OUT with a BANG!

[above: mentoring Team TZ – Jenny, me, Guy]

My LAST week of fellowship and work in Tanzania is now OVER!

We came back to Moshi to do direct mentoring at the Mawenzi Hospital HIV clinic. Mawenzi is dreadfully representative of the broken health care system in Tanzania. It’s the regional referral hospital for all of Kilimanjaro, i.e. the northeast part of the entire country. The director of the HIV/AIDS clinic at Mawenzi Regional Referral Hospital is an eye doctor. EYE doctor. With no training in HIV/AIDS care and treatment. ‘Nuff said.

Needless to say, it was a busy week with many gaps to patch. Hopefully we did something good here. Hopefully the 18 year old young man with ataxia, fine motor weakness and loss of sensation in his right arm and leg will get better after empiric treatment for toxoplasmosis while we figure out how to get him a CT scan. Hopefully the 40 year old woman who can’t walk because she lost her position sense and has a horrible burning sensation in her legs up to her thighs won’t get worse since we switched her from stavudine to abacavir… and gave her some pain relief medications. Hopefully the 35 year old woman with rip-roaring cryptococcal meningitis will get the repeat lumbar punctures she needs to relieve the pressure in her cerebral spinal fluid and improve on high-dose fluconazole.

Fortunately, I was able to work with Imelda, a clinician who was eventually receptive and happy to learn. And the eye doctor, Dr. Temba, was eager to improve the quality of care at the clinic. Both are relatively new to the clinic. Mawenzi can only go up.

My very last day of fellowship… and training… was quite insane. As soon as I showed up, I got pulled into seeing two complicated, sick patients. They were too sick to defer evaluation, so the teaching session got delayed and delayed. I felt horrible about this but didn’t feel that I could do a half-arsed job seeing these patients. On top of that, in the process of seeing patients, I got short with Jenny and said something disrespectful to her – which (rightfully) upset her, upset me, then delayed things further and of course I felt bad again. It’s difficult to realize that I am exhibiting the behavior of nasty arrogant doctors. I felt terrible and spent some time apologizing and processing. I am unlearning the bad habits that have arisen from years of hierarchical abuse.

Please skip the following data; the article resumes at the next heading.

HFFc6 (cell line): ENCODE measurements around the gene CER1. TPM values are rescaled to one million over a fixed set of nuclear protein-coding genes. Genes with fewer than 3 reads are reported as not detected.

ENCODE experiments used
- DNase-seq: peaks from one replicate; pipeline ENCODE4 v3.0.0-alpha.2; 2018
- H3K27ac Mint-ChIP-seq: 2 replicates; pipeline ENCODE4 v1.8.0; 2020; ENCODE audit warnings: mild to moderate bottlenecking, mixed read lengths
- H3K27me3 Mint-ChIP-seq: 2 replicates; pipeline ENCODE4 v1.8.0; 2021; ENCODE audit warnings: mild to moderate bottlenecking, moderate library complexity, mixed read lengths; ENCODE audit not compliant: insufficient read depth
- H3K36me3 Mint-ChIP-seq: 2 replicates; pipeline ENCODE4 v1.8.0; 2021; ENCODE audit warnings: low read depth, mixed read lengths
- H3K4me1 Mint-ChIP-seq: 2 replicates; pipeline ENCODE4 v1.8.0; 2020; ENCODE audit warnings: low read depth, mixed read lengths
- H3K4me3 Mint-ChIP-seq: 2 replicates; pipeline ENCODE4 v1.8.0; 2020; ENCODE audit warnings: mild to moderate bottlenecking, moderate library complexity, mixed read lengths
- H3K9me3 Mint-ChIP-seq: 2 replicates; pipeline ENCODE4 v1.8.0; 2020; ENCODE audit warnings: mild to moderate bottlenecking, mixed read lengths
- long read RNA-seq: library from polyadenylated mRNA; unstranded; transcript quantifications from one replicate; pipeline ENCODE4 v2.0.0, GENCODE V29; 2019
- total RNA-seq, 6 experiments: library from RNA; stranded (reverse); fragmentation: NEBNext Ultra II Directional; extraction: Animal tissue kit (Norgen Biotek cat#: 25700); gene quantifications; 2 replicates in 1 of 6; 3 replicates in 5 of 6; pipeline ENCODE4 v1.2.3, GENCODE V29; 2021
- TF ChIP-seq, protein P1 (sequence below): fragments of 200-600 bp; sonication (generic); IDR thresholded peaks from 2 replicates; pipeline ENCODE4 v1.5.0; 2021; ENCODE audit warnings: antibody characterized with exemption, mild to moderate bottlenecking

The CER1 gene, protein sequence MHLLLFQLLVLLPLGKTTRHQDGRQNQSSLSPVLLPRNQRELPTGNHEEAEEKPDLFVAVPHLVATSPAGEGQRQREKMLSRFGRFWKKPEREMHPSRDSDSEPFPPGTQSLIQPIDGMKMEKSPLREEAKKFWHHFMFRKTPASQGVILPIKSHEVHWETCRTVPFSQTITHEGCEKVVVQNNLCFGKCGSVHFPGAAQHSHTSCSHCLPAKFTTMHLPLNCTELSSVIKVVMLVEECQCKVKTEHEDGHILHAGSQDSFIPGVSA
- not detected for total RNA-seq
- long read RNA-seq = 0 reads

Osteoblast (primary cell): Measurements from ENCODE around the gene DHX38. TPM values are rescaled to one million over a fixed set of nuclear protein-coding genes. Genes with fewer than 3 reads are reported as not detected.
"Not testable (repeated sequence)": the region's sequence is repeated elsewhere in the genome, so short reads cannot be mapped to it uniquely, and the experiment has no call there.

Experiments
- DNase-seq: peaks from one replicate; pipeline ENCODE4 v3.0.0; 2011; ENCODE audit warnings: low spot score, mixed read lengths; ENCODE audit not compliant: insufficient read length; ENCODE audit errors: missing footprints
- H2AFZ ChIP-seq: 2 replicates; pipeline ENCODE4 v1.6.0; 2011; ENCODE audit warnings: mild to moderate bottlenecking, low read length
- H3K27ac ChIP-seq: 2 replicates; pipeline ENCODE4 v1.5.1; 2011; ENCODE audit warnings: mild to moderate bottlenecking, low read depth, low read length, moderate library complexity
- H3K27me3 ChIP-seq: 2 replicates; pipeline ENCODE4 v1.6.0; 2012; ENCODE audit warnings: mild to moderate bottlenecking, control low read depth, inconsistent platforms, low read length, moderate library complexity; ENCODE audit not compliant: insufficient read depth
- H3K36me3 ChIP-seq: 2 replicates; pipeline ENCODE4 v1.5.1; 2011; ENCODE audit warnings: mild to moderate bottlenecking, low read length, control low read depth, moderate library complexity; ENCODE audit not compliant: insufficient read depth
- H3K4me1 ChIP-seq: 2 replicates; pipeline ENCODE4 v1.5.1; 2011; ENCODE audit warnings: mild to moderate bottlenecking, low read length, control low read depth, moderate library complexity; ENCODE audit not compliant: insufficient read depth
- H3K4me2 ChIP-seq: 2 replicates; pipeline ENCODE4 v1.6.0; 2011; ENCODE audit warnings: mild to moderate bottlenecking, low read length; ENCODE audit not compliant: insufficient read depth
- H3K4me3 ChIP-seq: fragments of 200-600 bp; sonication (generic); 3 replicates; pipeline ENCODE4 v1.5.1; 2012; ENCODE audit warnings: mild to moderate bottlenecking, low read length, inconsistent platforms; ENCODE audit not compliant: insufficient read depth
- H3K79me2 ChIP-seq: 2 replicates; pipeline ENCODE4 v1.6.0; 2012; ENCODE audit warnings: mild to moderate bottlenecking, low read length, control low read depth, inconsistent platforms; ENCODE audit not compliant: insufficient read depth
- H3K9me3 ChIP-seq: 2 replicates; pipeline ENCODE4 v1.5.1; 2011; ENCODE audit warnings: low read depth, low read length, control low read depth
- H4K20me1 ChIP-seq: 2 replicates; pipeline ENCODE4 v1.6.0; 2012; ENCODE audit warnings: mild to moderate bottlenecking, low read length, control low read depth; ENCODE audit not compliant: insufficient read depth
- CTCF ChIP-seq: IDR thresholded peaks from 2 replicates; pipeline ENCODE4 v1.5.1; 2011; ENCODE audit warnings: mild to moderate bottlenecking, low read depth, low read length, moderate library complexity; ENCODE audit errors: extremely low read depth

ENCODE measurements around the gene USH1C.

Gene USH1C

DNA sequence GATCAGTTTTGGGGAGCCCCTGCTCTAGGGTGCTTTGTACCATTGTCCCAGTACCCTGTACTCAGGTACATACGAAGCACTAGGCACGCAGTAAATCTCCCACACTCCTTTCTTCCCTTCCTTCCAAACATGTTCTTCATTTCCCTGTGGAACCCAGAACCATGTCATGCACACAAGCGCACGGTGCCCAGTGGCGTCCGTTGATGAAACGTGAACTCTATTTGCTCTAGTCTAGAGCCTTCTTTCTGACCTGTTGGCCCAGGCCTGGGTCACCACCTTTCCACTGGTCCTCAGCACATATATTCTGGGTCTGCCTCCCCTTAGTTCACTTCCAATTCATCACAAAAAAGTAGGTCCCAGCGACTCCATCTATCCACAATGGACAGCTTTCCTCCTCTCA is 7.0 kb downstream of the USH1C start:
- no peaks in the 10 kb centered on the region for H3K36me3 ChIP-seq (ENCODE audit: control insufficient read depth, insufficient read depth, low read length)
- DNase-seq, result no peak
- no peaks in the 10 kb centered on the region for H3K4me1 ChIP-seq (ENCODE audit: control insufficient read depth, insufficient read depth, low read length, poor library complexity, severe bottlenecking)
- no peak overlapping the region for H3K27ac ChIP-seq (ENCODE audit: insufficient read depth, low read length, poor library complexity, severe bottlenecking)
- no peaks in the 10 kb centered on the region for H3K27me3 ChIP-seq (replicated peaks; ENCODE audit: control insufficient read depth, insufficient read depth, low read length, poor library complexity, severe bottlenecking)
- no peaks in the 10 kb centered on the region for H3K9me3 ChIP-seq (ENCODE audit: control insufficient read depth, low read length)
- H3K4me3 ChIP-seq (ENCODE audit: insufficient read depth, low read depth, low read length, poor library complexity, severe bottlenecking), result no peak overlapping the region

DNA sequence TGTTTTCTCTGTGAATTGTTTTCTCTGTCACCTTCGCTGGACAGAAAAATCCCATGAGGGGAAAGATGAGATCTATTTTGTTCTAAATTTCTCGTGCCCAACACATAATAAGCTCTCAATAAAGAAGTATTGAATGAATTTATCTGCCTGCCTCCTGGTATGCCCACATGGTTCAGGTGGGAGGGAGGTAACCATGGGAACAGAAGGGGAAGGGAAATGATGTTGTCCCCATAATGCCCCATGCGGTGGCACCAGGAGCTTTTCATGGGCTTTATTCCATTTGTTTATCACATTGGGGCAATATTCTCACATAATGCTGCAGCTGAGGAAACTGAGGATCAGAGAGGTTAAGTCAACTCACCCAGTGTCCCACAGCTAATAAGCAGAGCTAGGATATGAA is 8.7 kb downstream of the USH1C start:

I recovered enough to work with Jenny and Guy to teach for a couple hours on six HIV antiretroviral cases. Most cases were based on patients I saw at Mawenzi that week. On the whole, it went well, and hopefully the 20 or so participants learned something in the process.

We ended with some chai and bites (snacks), lots of warm handshakes, and big hugs and appreciation from Imelda. Imelda did a great job discussing one of the cases with the group and demonstrating the peripheral neuropathy exam that I taught her earlier in the week. That was gratifying.

And then I had a cathartic cry, unleashing some of the pain of fellowship, university hierarchy, misogyny and racism. I was lucky to have Jenny and Guy there to listen through some of my processing.

Out with a bang – and a stream of tears.

Now that I’ve had my catharsis, I contemplate the prospect of not coming back to East Africa for a long, long time.

2 thoughts on “OUT with a BANG!”

  1. Hi !
    M name is Julie Weiss, I’m french and I’m studying medicine. I wanted to go to the Regional Referral hospital in Mawenz to do an internship for two months.
    I know you had working in Tanzania, and you were in this place. How did you do with the working permit ? Do you need it ?
    What did you think ?
    Thank you very much for you answers,

    Julie Weiss, from Strasbourg.

    1. Hi Julie,

      I am no longer working in Tanzania, and have not been there since 2008, so I am not sure what the requirements are currently for working there.

      I worked at Mawenzi hospital through the Elizabeth Glazer Pediatric AIDS Foundation, so we had an international agreement to teach and support work at Mawenzi as part of charitable humanitarian work.

      I believe that each case may be a little different, depending on your country of origin and the relationship your institution has with Tanzania and Mawenzi. If your medical school had a relationship with Mawenzi, it would be most applicable to find out what permits they may or may not require.

      It is an amazing, eye-opening experience to be in the Tanzanian medical system. I found the culture and people of Tanzania in general to be exceptionally friendly. The work was challenging. On one hand, providing extra support and hands can be life-saving for individual people… on the other hand, you really truly experience the devastation of poverty and lack of resources on families and individuals. A true openness and willingness to be present and able to see what is there and be helpful and supportive in whatever way you deem sustainable will allow you to contribute to the community and learn a great deal from the experience.

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